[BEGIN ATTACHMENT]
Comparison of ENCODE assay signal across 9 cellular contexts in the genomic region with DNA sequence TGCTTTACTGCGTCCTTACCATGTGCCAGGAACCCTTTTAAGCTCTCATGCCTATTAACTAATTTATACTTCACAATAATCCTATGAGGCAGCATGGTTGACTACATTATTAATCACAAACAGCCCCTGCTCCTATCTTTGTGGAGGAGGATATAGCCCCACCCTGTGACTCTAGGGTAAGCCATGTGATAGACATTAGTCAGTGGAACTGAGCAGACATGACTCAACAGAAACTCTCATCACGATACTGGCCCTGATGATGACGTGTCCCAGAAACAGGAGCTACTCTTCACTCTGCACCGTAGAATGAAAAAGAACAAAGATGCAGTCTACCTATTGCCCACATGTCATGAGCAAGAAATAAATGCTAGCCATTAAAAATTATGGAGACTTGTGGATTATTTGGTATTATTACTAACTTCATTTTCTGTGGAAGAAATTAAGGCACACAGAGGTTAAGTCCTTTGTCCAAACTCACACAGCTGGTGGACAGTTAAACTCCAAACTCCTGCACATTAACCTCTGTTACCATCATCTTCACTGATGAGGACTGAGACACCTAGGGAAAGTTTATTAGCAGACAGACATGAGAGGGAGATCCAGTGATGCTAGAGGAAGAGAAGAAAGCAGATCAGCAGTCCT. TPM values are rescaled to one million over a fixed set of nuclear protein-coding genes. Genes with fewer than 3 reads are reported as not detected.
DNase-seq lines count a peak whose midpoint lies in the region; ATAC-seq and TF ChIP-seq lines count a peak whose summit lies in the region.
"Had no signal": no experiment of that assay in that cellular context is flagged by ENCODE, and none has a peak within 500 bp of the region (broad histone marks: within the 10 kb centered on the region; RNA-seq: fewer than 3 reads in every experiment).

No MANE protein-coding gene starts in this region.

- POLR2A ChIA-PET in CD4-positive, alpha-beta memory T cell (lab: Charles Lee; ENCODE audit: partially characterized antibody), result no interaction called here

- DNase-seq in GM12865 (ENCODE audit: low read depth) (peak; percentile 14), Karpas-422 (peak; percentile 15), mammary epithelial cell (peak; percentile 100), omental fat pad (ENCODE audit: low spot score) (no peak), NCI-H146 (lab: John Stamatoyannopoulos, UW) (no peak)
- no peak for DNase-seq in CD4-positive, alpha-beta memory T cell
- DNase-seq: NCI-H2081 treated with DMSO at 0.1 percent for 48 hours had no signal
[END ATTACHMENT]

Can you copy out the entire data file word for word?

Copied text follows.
Comparison of ENCODE assay signal across 9 cellular contexts in the genomic region with DNA sequence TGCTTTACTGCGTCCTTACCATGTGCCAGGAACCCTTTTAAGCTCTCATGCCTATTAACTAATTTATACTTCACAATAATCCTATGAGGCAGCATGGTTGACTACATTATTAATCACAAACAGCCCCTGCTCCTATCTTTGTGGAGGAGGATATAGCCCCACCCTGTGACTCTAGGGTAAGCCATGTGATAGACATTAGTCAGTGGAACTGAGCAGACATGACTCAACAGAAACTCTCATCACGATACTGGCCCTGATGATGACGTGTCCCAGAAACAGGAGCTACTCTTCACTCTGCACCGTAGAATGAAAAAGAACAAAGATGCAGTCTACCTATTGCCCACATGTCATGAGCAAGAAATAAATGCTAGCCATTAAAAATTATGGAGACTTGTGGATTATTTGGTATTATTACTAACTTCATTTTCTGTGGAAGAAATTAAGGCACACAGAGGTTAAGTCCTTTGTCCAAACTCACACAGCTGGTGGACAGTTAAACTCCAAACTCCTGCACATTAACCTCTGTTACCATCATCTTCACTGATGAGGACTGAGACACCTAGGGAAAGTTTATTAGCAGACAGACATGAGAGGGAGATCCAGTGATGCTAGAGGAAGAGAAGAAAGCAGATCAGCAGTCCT. TPM values are rescaled to one million over a fixed set of nuclear protein-coding genes. Genes with fewer than 3 reads are reported as not detected.
DNase-seq lines count a peak whose midpoint lies in the region; ATAC-seq and TF ChIP-seq lines count a peak whose summit lies in the region.
"Had no signal": no experiment of that assay in that cellular context is flagged by ENCODE, and none has a peak within 500 bp of the region (broad histone marks: within the 10 kb centered on the region; RNA-seq: fewer than 3 reads in every experiment).

No MANE protein-coding gene starts in this region.

- POLR2A ChIA-PET in CD4-positive, alpha-beta memory T cell (lab: Charles Lee; ENCODE audit: partially characterized antibody), result no interaction called here

- DNase-seq in GM12865 (ENCODE audit: low read depth) (peak; percentile 14), Karpas-422 (peak; percentile 15), mammary epithelial cell (peak; percentile 100), omental fat pad (ENCODE audit: low spot score) (no peak), NCI-H146 (lab: John Stamatoyannopoulos, UW) (no peak)
- no peak for DNase-seq in CD4-positive, alpha-beta memory T cell
- DNase-seq: NCI-H2081 treated with DMSO at 0.1 percent for 48 hours had no signal